At Distributech last week I had a chance to sit down with Bill Menge, Director of Kansas City Power and Light's (KCP&L) Smart Grid Demonstration Project. Kansas City Power & Light and its partners are demonstrating a comprehensive smart grid that includes most of the components commonly associated with smart grid including distributed generation, distribution automation, and customer empowerment. Part of the demonstration area contains the Green Impact Zone, 150 inner-city blocks that suffer from high levels of unemployment, poverty, and crime. Efforts in the Green Impact Zone will focus on training residents to implement weatherization and energy efficiency programs to reduce utility bills, conserve energy, and create jobs.
Kansas City Power and Light (KCP&L) is an investor owned utility with a service territory stretching over two states (Missouri and Kansas) with a total of 830'000 meters. KCP&L has a history of a progressive culture with the respect to new technology. They were an early adopter of AMR in the mid 1990s. They were also early adopters of digital outage management (OMS) and AM/FM/GIS.
The smart grid pilot is being supported by the Department of Energy. The total project value is $54 million, of which $24 million comes from a DOE SGIG grant. The demonstration area consists of ten circuits served by one substation across two square miles with 14,000 commercial and residential customers. The pilot is taking place in Missouri with the support of the Missouri PUC, which is so interested in the technology that they have a full-time employee dedicated to smart grid.
The pilot is quite comprehensive involving most aspects of smart grid including smart meters; time of use pricing; electrical vehicle charging including 10 Level 2 charging stations; home area networks with Zigbee; residential and commercial rooftop solar PV (total of 180 MW capacity); an automated substation based on the 61850 standard; distribution automation including line monitors; smart buildings; electricity storage (batteries with a total of one MWh capacity); in-home display; a full range of back office systems including AMI, MDM, DMS, OMS, D-SCADA, data analytics, and DERM (automated demand response); and cybersecurity.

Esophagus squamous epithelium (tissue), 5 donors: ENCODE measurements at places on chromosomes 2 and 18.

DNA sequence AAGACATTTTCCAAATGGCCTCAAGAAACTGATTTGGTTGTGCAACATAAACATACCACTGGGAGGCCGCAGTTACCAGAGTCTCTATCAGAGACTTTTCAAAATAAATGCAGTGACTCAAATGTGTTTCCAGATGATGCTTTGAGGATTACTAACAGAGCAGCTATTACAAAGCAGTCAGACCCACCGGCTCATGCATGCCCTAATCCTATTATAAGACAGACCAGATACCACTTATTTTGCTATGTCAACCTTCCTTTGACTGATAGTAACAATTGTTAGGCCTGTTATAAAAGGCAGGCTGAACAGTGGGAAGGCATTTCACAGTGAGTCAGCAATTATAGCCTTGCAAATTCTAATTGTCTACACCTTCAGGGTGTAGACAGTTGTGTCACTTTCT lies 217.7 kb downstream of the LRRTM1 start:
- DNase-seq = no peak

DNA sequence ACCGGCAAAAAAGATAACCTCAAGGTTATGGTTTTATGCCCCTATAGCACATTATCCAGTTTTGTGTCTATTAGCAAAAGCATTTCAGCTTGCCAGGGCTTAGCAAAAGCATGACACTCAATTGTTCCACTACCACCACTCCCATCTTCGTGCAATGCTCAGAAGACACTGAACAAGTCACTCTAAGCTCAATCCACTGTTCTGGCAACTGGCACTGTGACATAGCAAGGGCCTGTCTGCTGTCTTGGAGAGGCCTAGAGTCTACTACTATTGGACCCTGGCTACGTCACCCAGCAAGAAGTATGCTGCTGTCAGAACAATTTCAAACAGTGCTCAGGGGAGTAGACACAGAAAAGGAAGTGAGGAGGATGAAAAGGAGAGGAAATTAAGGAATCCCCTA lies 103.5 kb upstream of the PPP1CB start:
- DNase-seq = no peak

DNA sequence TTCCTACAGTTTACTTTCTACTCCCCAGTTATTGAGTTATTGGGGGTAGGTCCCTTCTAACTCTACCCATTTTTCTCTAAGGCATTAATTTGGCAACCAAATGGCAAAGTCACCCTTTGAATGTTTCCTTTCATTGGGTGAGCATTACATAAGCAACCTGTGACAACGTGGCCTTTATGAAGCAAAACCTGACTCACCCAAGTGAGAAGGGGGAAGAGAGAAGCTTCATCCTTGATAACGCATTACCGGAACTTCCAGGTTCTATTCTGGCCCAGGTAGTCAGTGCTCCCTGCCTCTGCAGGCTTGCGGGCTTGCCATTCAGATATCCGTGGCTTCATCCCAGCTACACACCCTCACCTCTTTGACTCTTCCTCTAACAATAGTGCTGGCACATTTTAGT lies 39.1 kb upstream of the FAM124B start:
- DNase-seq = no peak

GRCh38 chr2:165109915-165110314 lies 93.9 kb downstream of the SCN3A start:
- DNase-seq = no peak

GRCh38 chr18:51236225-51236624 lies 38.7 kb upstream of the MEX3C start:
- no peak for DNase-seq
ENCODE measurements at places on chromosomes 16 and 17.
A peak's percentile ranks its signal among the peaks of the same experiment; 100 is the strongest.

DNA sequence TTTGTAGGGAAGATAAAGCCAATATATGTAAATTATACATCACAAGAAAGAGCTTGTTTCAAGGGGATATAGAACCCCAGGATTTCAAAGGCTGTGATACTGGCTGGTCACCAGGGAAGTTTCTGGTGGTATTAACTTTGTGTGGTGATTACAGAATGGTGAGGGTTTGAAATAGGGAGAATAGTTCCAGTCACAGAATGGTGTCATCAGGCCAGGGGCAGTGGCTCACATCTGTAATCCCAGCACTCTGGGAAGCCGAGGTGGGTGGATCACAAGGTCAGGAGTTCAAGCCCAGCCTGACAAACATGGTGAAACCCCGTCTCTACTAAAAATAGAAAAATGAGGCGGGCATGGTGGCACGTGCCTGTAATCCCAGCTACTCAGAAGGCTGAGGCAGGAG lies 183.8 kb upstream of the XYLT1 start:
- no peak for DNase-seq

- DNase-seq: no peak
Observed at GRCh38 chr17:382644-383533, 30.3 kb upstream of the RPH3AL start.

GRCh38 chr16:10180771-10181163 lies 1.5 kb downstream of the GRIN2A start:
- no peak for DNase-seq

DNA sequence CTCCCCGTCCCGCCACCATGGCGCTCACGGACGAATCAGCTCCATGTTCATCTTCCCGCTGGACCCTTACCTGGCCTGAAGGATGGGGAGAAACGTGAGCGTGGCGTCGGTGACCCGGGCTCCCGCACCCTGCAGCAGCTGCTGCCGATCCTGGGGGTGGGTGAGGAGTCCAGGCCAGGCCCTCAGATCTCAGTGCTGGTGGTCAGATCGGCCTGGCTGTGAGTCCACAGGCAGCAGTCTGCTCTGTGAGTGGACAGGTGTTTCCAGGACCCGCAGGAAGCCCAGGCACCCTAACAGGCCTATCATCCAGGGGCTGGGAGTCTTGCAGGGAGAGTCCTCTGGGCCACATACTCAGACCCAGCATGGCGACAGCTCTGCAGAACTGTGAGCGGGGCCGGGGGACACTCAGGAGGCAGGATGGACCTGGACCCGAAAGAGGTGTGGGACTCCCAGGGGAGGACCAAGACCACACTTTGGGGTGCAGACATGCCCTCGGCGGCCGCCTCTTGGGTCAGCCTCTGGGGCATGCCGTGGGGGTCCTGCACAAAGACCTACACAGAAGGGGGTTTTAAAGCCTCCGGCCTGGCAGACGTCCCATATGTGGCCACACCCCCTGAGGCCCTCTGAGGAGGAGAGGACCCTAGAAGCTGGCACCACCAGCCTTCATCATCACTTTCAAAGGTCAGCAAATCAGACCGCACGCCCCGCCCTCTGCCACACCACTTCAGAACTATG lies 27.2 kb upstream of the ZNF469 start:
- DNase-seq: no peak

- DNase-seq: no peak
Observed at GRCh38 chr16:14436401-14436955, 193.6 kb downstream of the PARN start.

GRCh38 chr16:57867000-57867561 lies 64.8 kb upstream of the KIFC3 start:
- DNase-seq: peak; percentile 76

KCP&L were able to obtain special time of use rates for the pilot from the PUC of 6 cents/kWh off-peak and 34 cents/kWh peak (3-7 pm).
The pilot also includes a significant public education component. An Innovation Center has been built which is designed to enable the public to see the main components of the pilot first hand.
The pilot was initiated in October 2010 when the first smart meter was installed. It is expected that most of the components will be in place by the end of February of this year. The full system will be able to be tested in its entirety by the end of June. The pilot is scheduled to run for two years during which time data will be collected and the costs and benefits of the system calculated. KCP&L appears to have a very open mind about the outcome of the pilot, their feeling being that with this much new technology it is hard to predict what the benefits will be in advance. Of course, Missouri is well known as the "Show me" state which may have something to do with it too. They are tracking costs during the design and build process and will collect data during the two years of operation, after which the data will be analyzed and the results provided to KCP&L, the Missouri PUC and DoE.
Worth watching !